We all know what anger is, and we’ve all felt it: whether as a fleeting annoyance or as full-fledged rage. Anger is a completely normal, usually healthy, human emotion. But when it gets out of control and turns destructive, it can lead to problems—problems at work, in your personal relationships, and in the overall quality of your life.
So, we’d better control it before it slowly consumes us. Here’re some tips.
Think before you speak
In the heat of the moment, it’s easy to say something you’ll later regret. Take a few moments to collect your thoughts before saying anything. Also allow others involved in the situation to do the same.
Identify your triggers
Stressful events don’t excuse anger, but understanding how these events affect you can help you take control of your environment and avoid unnecessary aggravation. Look at your regular routine and try to identify activities, times of day, people, places, or situations that trigger irritable or angry feelings.
Maybe you get into a fight every time you go out for drinks with a certain group of friends. Or maybe the traffic on your daily commute drives you crazy. When you identify your triggers, think about ways to either avoid them or view the situations differently so they don’t make your blood boil.
Trying to stay calm
- Breathe deeply, from your diaphragm; breathing from your chest won’t relax you. Picture your breath coming up from your “gut.”
- Slowly repeat a calm word or phrase such as “relax,” “take it easy.” Repeat it to yourself while breathing deeply.
- Use imagery; visualise a relaxing experience, from either your memory or your imagination.
- Non-strenuous, slow yoga-like exercises can relax your muscles and make you feel much calmer.
Once you’re calm, express your concerns
As soon as you’re thinking clearly, express your frustration in an assertive but non confrontational way. State your concerns and needs clearly and directly, without hurting others or trying to control them.
Use humour to relieve tension
When things get tense, humour and playfulness can help you lighten the mood, smooth over differences, reframe problems, and keep things in perspective. When you feel yourself getting angry in a situation, try using a little lighthearted humour. It can allow you to get your point across without getting the other person’s defences up or hurting their feelings.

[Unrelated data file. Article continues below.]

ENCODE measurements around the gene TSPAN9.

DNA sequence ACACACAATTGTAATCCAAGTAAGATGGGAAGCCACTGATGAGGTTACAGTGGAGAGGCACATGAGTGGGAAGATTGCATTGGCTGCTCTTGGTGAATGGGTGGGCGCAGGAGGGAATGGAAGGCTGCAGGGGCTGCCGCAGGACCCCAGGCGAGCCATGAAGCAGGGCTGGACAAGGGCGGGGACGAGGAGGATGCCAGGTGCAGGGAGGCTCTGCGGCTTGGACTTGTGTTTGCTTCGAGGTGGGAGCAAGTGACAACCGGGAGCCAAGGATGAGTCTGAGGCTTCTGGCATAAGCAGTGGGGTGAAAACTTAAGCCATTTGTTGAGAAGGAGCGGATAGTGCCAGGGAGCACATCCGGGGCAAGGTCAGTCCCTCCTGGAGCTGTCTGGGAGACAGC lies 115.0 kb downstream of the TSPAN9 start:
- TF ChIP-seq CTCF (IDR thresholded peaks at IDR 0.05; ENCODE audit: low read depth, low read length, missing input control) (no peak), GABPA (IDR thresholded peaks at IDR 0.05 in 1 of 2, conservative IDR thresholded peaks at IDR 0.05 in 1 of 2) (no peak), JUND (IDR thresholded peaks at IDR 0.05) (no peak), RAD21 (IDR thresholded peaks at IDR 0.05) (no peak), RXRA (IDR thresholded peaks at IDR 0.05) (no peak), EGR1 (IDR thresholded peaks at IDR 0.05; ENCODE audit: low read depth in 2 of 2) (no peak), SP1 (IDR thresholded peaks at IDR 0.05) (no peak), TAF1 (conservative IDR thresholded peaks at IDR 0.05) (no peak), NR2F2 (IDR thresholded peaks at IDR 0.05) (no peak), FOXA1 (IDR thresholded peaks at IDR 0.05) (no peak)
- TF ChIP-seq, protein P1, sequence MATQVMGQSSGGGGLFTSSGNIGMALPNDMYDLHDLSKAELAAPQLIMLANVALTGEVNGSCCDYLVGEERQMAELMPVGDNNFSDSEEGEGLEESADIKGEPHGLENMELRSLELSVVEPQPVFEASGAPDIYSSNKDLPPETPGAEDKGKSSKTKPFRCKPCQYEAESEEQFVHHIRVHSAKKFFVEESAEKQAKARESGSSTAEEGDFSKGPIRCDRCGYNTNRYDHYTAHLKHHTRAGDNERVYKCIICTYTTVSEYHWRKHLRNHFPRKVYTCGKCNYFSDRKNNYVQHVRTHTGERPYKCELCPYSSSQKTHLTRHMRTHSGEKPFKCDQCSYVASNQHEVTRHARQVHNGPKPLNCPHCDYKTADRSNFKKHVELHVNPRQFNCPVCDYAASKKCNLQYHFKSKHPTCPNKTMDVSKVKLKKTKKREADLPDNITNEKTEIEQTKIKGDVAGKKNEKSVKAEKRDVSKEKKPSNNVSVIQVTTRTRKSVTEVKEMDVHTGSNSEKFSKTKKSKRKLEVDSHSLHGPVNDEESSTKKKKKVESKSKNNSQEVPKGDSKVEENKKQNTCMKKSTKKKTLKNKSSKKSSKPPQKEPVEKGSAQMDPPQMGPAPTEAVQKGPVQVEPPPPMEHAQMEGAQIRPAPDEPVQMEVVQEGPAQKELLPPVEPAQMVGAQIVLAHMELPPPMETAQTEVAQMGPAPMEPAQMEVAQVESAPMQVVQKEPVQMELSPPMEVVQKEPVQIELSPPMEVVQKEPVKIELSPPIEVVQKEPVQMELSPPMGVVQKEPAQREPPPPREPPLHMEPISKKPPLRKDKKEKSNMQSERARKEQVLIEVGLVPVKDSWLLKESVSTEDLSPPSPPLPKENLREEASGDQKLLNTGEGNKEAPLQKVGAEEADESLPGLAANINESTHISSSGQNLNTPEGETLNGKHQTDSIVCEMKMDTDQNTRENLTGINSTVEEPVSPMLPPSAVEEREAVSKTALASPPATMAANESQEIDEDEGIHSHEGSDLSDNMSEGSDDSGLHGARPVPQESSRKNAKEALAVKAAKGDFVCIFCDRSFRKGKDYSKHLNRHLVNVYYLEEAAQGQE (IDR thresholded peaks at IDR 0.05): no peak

However, it’s important that you laugh with the other person, not at them. Avoid sarcasm, mean-spirited humour. If in doubt, start by using self-deprecating humour. We all love people who are able to gently poke fun at their own failings. After all, we’re all flawed and we all make mistakes.
So, if you’ve made a mistake at work or you’ve just spilled coffee over yourself, instead of getting angry or picking a fight, try making a joke about it. Even if the joke falls flat or comes out wrong, the only person you risk offending is yourself.
When humour and play are used to reduce tension and anger, a potential conflict can even become an opportunity for greater connection and intimacy.
Take a timeout
Timeouts aren’t just for kids. Give yourself short breaks during times of the day that tend to be stressful. A few moments of quiet time might help you feel better prepared to handle what’s ahead without getting irritated or angry.
Don’t hold a grudge
Forgiveness is a powerful tool. If you allow anger and other negative feelings to crowd out positive feelings, you might find yourself swallowed up by your own bitterness or sense of injustice. Forgiving someone who angered you might help you both learn from the situation and strengthen your relationship.
Talk to a Friend
If there’s someone who has a calming effect on you, talking through an issue or expressing your feelings to that person may be helpful. It’s important to note, however, that venting can backfire.
Complaining about your boss, describing all the reasons you don’t like someone, or grumbling about all of your perceived injustices may add fuel to the fire. A common misconception is that you have to vent your anger to feel better.
But studies show you don’t need to “get your anger out”. Smashing things when you’re upset, for example, may actually make you angrier. So it’s important to use this coping skill with caution.
Likewise, if you’re going to talk to a friend, make sure you’re working on developing a solution or reducing your anger, not just venting. It’s unfair to use them as your go-to sounding board. Instead, you might find that the best way to use this strategy is to talk about something other than the situation causing you to feel angry.
Recognize if you need professional help
If, despite putting these previous anger management techniques into practice, your anger is still spiralling out of control, or if you’re getting into trouble with the law or hurting others, you need more help.
Anger management classes allow you to meet others coping with the same struggles and learn tips and techniques for managing your anger.
Therapy, either group or individual, can be a great way to explore the reasons behind your anger and identify triggers. Therapy can also provide a safe place to practice new skills for expressing anger.
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